Years ago, when the third and final phase of the economic and monetary union was to be implemented, an almost centennial Milton Friedman had strongly criticized the nascent currency of the euro. His criticism was based on a simple ascertainment - how would a common currency, to be used by an important number of countries, satisfactorily function without a political union?
Friedman passed away a few years after having declared that the EU should consider establishing a political union, or at least a deep political harmonization among member states before contemplating the use of a single currency. His criticism was not really justified during the first years of the euro. On the contrary, the "never-ending negotiations" tradition within the EU has helped to overcome a number of important problems. The euro steadily became a reference currency in world markets.
On the other hand, another Nobel laureate in economics, Paul Krugman, had another important reservation pertaining to the functioning of the euro. In his view, a common currency would be very important and useful in a homogenous market, where production factors circulate freely. But for Krugman, the European single market, despite the principles of free circulation embedded in its regulatory framework, did not have enough fluidity and mobility.
The crisis ignited by the Greek bankruptcy justifies both economists' critiques. First, Greece has grossly misused the "intergovernmental" structure of the EU by altering its public accounts, and by hiding the real situation of its finances it has created an inextricable situation. On the other hand, the absence of real free circulation within the EU did not help Greece to use labor mobility to compensate for rising unemployment at home.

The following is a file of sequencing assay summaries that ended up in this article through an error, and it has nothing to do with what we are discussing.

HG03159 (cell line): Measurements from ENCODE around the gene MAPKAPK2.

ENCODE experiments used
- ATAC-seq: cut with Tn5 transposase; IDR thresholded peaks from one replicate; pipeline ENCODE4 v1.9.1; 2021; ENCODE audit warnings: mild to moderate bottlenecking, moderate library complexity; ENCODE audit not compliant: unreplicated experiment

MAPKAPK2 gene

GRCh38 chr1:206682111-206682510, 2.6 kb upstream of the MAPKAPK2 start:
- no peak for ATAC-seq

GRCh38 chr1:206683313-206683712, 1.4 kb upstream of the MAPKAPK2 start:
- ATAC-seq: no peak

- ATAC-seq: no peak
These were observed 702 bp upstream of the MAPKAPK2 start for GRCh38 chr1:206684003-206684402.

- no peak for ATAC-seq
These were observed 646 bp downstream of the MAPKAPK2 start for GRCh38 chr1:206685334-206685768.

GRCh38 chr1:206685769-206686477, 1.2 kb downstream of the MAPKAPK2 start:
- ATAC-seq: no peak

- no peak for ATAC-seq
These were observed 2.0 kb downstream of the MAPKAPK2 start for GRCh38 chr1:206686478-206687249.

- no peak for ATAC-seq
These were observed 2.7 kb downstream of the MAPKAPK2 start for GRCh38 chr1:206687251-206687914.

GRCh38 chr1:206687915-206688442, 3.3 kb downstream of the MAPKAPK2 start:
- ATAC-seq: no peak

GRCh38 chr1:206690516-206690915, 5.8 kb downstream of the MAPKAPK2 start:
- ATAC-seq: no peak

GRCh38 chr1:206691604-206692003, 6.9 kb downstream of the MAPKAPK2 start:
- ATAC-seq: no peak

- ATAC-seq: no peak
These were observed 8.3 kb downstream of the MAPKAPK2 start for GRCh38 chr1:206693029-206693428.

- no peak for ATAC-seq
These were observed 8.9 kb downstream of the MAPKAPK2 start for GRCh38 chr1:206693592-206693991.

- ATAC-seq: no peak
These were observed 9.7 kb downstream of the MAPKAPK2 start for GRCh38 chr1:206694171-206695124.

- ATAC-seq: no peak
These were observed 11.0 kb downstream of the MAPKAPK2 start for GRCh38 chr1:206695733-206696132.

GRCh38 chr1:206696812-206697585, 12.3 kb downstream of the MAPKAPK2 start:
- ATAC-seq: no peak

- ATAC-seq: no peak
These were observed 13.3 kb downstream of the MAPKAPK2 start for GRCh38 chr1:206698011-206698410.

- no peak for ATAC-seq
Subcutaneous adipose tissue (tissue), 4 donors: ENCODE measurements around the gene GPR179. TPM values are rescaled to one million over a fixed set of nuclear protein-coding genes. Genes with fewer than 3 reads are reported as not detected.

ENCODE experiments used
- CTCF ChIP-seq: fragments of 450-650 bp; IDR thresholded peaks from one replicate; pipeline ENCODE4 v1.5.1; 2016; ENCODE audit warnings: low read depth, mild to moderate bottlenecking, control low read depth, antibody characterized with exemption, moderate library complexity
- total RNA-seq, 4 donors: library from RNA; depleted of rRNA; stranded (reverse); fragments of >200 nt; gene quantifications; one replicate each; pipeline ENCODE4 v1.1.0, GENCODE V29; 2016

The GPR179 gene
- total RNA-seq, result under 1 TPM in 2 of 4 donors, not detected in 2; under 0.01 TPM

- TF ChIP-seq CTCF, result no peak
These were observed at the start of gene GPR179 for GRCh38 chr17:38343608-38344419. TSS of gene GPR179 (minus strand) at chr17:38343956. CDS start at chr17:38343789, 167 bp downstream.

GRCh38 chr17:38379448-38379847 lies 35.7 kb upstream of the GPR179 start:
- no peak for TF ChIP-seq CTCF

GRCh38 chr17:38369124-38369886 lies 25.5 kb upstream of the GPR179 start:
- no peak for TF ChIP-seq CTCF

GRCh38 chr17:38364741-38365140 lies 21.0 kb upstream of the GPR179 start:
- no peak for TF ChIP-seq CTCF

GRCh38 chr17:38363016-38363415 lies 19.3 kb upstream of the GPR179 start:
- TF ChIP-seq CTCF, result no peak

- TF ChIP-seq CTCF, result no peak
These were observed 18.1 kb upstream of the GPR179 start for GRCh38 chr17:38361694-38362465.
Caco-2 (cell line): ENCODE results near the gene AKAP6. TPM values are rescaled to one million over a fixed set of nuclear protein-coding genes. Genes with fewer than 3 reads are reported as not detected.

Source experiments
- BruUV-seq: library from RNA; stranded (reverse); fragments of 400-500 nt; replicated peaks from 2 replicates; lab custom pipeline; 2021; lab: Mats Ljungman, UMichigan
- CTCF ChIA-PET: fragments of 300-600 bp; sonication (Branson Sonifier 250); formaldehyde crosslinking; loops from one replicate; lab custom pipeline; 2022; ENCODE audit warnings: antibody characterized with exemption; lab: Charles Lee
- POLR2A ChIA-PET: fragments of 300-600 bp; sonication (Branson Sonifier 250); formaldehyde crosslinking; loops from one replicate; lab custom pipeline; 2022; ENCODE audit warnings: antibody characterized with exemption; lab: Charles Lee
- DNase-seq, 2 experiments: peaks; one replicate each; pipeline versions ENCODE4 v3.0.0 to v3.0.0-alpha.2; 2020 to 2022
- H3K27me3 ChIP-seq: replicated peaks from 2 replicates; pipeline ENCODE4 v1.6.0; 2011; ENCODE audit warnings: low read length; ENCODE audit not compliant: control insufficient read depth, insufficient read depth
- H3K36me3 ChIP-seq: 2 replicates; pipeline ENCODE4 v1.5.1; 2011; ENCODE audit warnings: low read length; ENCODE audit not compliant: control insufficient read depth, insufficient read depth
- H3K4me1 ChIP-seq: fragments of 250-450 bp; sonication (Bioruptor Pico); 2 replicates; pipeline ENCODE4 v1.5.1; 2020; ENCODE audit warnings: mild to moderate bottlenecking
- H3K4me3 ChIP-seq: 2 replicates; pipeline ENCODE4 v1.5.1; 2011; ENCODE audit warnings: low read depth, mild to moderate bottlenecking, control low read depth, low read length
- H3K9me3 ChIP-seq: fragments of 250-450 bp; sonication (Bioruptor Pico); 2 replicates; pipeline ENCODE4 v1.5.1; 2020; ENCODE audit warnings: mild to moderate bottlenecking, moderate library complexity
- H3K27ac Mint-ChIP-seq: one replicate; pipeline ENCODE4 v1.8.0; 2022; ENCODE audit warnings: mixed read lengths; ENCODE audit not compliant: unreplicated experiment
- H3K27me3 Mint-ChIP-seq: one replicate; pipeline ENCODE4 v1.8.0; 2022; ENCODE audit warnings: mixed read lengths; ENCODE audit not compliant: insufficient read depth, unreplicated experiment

But where Friedman was right - and Krugman, in his New York Times column emphasized a year ago - is the fact that in the absence of a political union, the "solidarity" shown is at best shallow. Yesterday, European Central Bank (ECB) Governor Mario Draghi declared that the ECB would not purchase Greek treasury bonds before the already bought bonds came to fruition. This is plainly to say that one more financial valve has been shut down for Greece in the coming months.
Greek Prime Minister Alexis Tsipras and Finance Minister Yanis Varoufakis were already in a very delicate position regarding their insistence on having a new payment plan and to have new interlocutors different from the troika of the International Monetary Fund, ECB and the European Commission. They have been obliged to accept the previous arrangements between Greece and the EU. They were simply offered a four-month grace period that will be much more difficult than expected, as Draghi made clear.
Now this brings us to the example given by Krugman. When the U.S. state of Florida almost went bankrupt, the U.S. Federal Reserve extended an extra payment of $17 billion to cover up the payments. Obviously, Florida was never asked to reimburse this sum, so long as the U.S. is a single country, and then financial solidarity is a natural dimension of economic functioning. Whereas in the case of Greece, the incredible sum of 175 billion euros is to be reimbursed. Now, the EU either has to decide that the monetary union presupposes road accidents like Greece's, and bailing out member states cannot only be seen as a financial transaction and credit opening. Otherwise, the EU will have to profoundly alter its inner functioning by establishing stricter rules and regulations controlled by supranational authorities in order to really assess the economic situation of member states allowing some of them to exit the eurozone. This last alternative might be really bad news for Greece.